Niall Bruton: the Irish Olympian who rebuilt himself
Two-time Wanamaker Mile and indoor NCAA Mile champion overcome the trauma of being forced into early retirement to forge a successful career outside of athletics
By Paul Fennessy, The42.ie
When Niall Bruton meets up with The42, he’s just after giving a talk at the Sport Ireland Institute in Abbotstown.
The Irish former 1500m runner spoke of his athletics career, and the various challenges he encountered, much as he is about to do now.
It was an event he was happy to be part of, though he readily admits such a request would have unquestionably been turned down 10 or even five years ago. For a long time, he had been trying desperately to escape his past.
It’s not unusual for a young person to feel a sort of invincibility, particularly if they happen to be a gifted athlete. This was true of Niall Bruton growing up in Santry, North Dublin. Sport wasn’t just a part of life. For him, it was life. He ran everywhere. Literally. To and from school. To the shops. To the bus. Any excuse and he was off.
“You hear stories of the Kenyans running to school every day, and I was probably a version of that in some respects,” he tells The42.
“It made me feel good. I enjoyed it. I felt in control. It was just a good feeling to run. A bit like the ‘Run, Forrest, Run’ type feeling.”
A talented footballer, Bruton played for St. Kevin’s Boys — the youth side that has produced a number of Ireland internationals — up until the age of about 16. He also played GAA for Whitehall Colmcilles, in addition to being recruited by the renowned Clonliffe Harriers Athletics Club.
By his mid teens, Bruton was getting called up for Irish internationals and it wasn’t long before the scholarship offers started coming through his letterbox on a regular basis. Peter McDermott, his coach at Clonliffe Harriers, encouraged the youngster to pursue this opportunity.
Ultimately, the University of Arkansas beckoned. With dreams of becoming a top class athlete, it was “the only option” at the time.
"It was the number one school in the nation,” he recalls. “There was a feeling I had about it, and John McDonnell was the coach. From a U.S. collegiate point of view, he’s a living legend. Interestingly, from the west of Ireland [in Mayo]. One of the most successful Irish coaches of all time and in my opinion, hasn’t got the credit he deserves in Ireland.
“Also, a person that’s very close to me is [University of Arkansas graduate and three-time Irish Olympian] Frank O’Mara. As a young athlete, Frank was a hero. I saw how he trained. How he modeled his life. The focus he had. How he encouraged me. And he was an exceptional athlete, a natural athlete and I just liked everything about Frank.”
For a young Bruton, Arkansas was “culturally different” and “a massive shock on so many levels”.
He adds: “All my life, I’ve tried to challenge myself in that respect, so it’s not just about: ‘Can I go there and run, but can you live your life?’”
Though it took time to adapt, under the guidance of McDonnell among others, Bruton thrived. He prevailed in the Mile at the NCAA Indoor Championships, twice (1993-94), in addition to being named the most outstanding performer among college men at the 1992 Penn Relays.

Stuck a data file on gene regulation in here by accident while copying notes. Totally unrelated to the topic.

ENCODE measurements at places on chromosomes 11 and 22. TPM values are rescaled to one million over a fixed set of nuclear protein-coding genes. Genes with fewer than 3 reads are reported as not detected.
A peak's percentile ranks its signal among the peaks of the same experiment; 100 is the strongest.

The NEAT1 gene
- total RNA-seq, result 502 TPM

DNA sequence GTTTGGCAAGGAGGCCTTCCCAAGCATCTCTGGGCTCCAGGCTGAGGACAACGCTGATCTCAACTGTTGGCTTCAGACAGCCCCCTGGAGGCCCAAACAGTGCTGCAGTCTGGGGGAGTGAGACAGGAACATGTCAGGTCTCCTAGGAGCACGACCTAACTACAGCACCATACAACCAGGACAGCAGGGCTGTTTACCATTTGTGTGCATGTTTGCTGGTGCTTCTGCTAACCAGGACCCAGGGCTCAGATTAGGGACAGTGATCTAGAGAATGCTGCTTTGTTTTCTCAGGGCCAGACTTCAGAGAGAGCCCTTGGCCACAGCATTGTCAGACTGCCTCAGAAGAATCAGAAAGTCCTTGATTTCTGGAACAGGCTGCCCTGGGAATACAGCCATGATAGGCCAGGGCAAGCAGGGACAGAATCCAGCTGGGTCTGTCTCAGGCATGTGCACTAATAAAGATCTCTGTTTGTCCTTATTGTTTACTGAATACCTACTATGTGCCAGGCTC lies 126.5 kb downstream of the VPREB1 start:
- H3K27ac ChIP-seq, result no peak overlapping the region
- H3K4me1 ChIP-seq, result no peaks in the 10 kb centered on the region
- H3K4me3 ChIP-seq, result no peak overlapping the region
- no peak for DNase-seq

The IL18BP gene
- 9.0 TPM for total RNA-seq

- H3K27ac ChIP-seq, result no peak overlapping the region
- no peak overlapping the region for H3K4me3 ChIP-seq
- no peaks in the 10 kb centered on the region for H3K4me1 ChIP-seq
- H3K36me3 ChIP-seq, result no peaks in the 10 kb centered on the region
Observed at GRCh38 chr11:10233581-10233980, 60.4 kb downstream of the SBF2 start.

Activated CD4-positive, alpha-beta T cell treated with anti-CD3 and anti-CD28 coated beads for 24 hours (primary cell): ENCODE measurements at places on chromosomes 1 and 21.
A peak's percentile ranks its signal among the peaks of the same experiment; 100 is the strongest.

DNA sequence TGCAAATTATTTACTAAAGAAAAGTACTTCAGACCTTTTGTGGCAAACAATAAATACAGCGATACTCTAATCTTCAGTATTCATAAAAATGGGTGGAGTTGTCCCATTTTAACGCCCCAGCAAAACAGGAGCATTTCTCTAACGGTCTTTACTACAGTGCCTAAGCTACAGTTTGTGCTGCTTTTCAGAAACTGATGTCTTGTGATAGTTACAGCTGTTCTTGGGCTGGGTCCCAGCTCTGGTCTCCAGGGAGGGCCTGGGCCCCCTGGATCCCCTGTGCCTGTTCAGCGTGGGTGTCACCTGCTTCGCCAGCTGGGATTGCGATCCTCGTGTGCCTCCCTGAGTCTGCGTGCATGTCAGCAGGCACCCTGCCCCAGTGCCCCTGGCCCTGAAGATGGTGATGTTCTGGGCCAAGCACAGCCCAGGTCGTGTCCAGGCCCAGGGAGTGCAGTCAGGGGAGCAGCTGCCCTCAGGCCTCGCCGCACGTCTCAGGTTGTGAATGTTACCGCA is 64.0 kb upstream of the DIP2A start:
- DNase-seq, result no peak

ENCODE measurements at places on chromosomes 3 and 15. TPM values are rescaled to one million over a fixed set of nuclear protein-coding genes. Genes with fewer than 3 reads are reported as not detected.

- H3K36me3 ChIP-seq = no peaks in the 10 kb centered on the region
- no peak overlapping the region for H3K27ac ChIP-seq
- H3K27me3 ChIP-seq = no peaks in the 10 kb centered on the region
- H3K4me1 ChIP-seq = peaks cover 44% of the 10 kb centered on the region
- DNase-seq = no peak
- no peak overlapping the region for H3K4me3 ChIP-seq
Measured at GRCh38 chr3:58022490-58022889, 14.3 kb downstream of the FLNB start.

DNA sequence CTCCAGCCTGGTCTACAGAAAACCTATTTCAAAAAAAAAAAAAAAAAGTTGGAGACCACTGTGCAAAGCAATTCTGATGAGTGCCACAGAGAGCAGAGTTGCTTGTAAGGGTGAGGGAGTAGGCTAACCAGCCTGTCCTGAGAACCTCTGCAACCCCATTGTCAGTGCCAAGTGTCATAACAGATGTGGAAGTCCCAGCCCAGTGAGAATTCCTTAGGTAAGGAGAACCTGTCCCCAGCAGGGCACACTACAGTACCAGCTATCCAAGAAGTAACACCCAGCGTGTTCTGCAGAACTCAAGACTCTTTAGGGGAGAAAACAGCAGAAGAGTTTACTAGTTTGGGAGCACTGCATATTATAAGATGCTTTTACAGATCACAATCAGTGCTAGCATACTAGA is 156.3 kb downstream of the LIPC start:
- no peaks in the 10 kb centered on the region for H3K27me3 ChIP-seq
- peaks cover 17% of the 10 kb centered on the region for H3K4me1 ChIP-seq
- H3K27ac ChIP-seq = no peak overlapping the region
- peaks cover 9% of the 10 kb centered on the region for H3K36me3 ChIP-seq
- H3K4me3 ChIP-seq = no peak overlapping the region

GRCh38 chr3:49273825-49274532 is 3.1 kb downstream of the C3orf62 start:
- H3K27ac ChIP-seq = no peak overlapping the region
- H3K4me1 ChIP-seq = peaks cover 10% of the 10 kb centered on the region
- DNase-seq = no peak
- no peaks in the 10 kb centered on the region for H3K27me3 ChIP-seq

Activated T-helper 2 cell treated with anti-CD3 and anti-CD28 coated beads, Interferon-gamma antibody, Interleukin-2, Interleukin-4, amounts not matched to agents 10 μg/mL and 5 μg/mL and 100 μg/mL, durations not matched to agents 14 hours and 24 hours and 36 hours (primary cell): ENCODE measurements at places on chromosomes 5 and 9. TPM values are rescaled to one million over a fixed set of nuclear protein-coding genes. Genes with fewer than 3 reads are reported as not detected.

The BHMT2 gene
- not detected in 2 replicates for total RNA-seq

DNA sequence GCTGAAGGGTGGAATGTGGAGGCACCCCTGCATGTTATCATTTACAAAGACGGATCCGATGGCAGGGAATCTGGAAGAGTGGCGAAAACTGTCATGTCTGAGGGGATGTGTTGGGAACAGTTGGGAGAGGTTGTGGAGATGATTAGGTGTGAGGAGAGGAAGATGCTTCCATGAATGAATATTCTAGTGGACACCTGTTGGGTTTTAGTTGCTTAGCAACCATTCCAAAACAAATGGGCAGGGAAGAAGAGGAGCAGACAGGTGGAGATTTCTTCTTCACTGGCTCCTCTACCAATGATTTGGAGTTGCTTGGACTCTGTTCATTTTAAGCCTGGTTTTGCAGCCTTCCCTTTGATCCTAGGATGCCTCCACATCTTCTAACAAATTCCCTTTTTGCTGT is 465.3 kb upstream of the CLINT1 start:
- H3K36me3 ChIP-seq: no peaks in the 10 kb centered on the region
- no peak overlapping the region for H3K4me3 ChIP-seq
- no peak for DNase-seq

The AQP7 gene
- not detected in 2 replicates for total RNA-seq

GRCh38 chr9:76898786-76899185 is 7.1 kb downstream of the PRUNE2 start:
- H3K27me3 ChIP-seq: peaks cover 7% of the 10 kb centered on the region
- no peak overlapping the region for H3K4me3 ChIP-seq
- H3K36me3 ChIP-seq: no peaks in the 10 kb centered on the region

In 1996, Bruton ran his Mile personal record, clocking 3 minutes, 53.93 seconds in Oslo, while the year before, he set a PR 1500 meter time of 3:35.67 in Cologne.
“I probably had a bit of arrogance about me in a North County Dublin [way]. People thought I was a bit cocky. John would argue on the contrary — I wasn’t arrogant enough.
“I would come into his office going: ‘I think I can break 4 minutes in the Mile.’ He would say: ‘Get out of my office and come back in when you know you’re going to break 4 minutes.’
“So I was successful within Arkansas and then I signed a professional contract post-college with ASICS.
“I ended up winning my first Wanamaker Mile against Marcus O’Sullivan, which was kind of a surreal moment. I look back now, it’s on YouTube, I can still remember coming off that bend.
"It was one of those nights that were just special for many reasons. It was Madison Square Garden. It was iconic. It just had that mystique. It sounds a bit cheesy. But it is a special place. Friday night. February 1st. 11 o’clock. Red and yellow track. 160 yards. 11 laps to a Mile. And it was a real race. I think William Tanui was in it — the 800m champion at the time. And Marcus was obviously world champion. It was one of those where it could have gone faster or slower, I just felt I was going to win it. Everything came together.”
He continues: “I then ended up being fourth in the World Indoor Championships. I was a World Student Games champion before that. Sonia had run at the same time. I was doing my lap of honor when she was on the podium. I don’t know if that’s happened before or since from an Irish athletics point of view, but that was a special moment.”
Bruton qualified for the 1996 Atlanta Olympics, though was disappointed to only reach the semi-finals and it was around this time that the trouble began. All of a sudden, his hip started to feel weak, affecting his ability to accelerate at crucial moments in races. At first he persevered, and got through the 1997 season.
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